Immigration is one of the issues you’re focusing on. They key thing is 250,000 immigrants per year is what you’re looking for – that’s 50 or 60 thousand less than what the Liberals are allowing now. Why the focus on that in your campaign?
We know this country has been built by immigrants and that’s important. And we are proud of that. But we want this country to be like that 20 years from now. I don’t want our country to be like some countries in Europe that have huge challenges to integrate their immigrants. So let’s have the pause, let’s have more economic immigrants, and that would be better for these people – they would be able to come to Canada, have a job, to participate in our society and it will be also good for society. We need more economic immigrants, so I want to increase that ratio, but globally a little bit less, making a pause and being sure people are coming here for the right reason – to share in our Canadian values, to know about our history, about our culture … We just want to be sure that our immigration system will be sustainable and we don’t believe in illegal immigration.
If we reduce immigration, do we run the risk of limiting the economy in Western Canada, which relies on immigrants?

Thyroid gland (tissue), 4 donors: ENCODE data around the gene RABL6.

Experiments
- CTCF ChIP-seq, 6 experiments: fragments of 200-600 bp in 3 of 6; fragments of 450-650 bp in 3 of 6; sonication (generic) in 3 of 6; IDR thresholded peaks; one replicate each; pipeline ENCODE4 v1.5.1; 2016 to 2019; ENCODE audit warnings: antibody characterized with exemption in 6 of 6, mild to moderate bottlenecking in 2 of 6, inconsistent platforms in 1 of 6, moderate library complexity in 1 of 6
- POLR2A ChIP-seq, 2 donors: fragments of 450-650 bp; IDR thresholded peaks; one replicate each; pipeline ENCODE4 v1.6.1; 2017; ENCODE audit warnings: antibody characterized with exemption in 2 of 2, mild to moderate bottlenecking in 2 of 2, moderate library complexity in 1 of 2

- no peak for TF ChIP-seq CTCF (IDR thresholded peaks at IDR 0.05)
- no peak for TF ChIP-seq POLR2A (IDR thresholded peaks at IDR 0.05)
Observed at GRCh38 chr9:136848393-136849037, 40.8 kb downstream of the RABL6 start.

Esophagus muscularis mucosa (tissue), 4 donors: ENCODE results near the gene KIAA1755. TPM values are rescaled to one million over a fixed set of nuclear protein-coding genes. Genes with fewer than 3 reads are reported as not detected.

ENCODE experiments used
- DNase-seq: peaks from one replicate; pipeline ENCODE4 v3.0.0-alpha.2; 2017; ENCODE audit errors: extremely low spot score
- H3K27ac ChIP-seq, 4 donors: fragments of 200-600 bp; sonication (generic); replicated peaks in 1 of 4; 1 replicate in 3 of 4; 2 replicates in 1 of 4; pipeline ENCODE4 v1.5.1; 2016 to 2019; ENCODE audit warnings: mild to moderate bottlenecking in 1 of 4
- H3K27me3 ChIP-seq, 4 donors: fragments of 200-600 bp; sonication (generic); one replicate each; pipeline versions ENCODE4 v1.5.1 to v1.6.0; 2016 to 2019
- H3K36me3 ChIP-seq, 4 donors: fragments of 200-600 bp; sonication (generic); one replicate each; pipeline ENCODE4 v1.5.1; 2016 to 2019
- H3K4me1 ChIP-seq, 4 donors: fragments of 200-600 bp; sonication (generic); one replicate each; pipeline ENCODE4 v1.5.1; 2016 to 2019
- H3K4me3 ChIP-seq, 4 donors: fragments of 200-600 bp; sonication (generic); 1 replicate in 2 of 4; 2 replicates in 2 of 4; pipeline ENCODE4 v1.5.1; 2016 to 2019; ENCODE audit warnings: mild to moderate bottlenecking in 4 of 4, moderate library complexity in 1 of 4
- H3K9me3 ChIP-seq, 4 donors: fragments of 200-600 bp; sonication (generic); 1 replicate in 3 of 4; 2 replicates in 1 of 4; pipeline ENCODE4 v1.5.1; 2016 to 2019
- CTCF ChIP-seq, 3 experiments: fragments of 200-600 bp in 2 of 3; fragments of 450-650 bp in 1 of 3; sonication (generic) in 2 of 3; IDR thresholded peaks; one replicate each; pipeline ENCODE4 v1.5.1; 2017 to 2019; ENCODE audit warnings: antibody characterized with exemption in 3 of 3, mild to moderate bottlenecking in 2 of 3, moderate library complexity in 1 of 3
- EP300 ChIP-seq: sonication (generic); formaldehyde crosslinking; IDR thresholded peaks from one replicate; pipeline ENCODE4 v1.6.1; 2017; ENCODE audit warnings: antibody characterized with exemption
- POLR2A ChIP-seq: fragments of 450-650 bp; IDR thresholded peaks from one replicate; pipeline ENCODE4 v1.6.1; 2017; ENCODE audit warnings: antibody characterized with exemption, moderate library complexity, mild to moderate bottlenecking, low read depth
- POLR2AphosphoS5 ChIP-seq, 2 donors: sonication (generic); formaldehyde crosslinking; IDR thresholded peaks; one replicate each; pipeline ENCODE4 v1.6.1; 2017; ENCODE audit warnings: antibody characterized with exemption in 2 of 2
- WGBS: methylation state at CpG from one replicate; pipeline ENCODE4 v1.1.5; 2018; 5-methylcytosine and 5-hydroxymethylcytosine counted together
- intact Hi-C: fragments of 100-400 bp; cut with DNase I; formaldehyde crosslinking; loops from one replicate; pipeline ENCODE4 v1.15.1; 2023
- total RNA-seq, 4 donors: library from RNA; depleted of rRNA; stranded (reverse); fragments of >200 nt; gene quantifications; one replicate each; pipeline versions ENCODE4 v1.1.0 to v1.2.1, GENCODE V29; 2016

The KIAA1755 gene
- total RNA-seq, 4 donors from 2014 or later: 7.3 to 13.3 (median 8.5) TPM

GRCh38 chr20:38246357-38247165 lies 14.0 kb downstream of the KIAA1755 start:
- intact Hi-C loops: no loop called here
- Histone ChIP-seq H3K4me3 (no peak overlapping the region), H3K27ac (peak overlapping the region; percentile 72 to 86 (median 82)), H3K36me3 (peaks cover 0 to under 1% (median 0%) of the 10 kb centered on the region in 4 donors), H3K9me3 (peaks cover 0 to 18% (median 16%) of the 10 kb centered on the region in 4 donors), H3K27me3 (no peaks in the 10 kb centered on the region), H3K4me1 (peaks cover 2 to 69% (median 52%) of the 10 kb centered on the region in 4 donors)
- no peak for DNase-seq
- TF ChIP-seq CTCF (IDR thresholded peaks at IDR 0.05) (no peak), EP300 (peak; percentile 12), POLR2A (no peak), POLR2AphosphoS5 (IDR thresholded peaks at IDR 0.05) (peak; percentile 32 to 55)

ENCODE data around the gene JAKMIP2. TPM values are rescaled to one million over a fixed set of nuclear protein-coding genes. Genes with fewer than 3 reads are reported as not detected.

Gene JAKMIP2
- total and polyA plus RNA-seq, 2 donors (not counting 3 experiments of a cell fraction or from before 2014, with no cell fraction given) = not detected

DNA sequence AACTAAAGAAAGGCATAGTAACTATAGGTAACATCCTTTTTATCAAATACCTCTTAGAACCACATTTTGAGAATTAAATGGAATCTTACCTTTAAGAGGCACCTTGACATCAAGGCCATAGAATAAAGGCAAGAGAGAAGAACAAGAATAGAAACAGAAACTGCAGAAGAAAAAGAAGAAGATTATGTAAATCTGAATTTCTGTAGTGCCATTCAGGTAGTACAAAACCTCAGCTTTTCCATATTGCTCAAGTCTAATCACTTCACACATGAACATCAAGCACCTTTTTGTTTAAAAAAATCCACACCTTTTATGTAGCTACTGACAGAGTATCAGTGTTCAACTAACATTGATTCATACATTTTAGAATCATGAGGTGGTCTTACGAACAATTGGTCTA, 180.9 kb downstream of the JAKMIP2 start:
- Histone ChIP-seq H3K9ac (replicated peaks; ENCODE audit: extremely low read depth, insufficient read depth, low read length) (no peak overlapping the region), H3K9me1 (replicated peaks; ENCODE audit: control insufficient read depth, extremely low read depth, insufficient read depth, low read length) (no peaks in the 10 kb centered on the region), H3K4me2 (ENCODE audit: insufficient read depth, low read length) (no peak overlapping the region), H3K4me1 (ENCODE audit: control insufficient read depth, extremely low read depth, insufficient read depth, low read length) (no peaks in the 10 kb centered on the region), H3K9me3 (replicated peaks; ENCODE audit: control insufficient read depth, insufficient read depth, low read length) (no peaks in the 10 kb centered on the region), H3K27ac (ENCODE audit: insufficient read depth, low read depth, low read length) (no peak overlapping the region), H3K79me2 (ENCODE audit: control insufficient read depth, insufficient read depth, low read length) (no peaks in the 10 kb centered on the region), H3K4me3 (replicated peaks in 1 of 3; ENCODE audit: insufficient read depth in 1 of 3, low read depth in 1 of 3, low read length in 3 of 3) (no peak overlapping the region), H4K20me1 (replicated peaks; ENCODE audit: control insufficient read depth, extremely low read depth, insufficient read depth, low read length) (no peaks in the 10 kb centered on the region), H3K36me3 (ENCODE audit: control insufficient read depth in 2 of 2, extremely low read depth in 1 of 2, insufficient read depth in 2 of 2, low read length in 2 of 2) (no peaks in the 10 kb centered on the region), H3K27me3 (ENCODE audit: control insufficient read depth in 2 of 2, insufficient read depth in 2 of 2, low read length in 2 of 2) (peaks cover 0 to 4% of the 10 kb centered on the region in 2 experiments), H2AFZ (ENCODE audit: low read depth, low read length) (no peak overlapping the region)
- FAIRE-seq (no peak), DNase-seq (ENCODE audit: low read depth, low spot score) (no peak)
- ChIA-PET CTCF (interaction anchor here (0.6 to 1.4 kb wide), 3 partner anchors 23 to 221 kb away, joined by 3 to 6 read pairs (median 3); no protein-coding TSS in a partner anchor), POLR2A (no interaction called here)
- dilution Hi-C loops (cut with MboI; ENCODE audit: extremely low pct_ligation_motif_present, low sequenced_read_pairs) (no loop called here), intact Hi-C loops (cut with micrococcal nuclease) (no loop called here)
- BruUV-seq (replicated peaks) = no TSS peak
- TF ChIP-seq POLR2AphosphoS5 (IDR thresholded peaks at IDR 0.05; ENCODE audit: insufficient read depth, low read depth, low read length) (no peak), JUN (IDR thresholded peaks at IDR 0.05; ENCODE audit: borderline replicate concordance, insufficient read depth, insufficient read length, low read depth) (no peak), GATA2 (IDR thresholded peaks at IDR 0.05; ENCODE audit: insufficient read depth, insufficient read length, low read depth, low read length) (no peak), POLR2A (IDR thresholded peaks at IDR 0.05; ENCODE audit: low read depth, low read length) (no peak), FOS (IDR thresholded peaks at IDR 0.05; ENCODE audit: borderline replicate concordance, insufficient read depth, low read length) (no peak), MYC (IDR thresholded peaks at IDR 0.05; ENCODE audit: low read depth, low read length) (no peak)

I don’t think so … Right now the ratio of economic immigrants versus refugees and reunification of family, 61 per cent of the immigrants who are coming to Canada are economic immigrants. But when we were in government, the Conservative government under Stephen Harper, 75 per cent of our immigrants were economic immigrants – people who are coming here to participate in our society. So they want to have more people but less people that are ready to participate in our society. We want to increase that ratio – maybe 80 per cent of our immigrants must be economic immigrants, people coming because of their skill and because of the private sector need.
As the calendar gets set to flip to 2019, people are starting to think about election time. How is the election going to look for your party?
It is important to build this party and that’s the first step. We have 33,000 founding members and they are helping us build a party in every riding in this country. We now have 241 ridings up and running, we need to have an organization in every riding before the end of this year – we will be there. After that, in January, we’ll find our candidates.
What would be our challenge in the election? We have a platform right now, I’m campaigning right now. That platform will be the same platform during the election. So I want people to understand what we want to do and to look at us differently than the other political parties. Because we’re speaking about our conviction and we’re not trying to please everybody. We know if you try to please everybody, at the end you will end up displeasing a lot of people.